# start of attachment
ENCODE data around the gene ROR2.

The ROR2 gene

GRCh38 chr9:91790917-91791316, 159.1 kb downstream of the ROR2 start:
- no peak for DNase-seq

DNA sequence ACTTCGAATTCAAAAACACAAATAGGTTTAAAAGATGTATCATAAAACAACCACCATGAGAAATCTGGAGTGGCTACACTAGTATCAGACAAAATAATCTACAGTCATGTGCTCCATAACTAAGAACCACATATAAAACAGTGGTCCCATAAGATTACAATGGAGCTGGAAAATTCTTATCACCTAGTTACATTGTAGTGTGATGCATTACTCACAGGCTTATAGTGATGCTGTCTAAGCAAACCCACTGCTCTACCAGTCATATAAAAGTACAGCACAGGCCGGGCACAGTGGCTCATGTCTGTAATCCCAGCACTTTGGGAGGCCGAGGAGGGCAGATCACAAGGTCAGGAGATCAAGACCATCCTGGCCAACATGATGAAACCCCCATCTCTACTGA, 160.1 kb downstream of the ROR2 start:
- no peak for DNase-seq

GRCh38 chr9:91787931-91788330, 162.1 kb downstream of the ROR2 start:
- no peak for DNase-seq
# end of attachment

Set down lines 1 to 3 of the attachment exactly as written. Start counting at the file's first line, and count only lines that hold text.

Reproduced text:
ENCODE data around the gene ROR2.

The ROR2 gene

GRCh38 chr9:91790917-91791316, 159.1 kb downstream of the ROR2 start: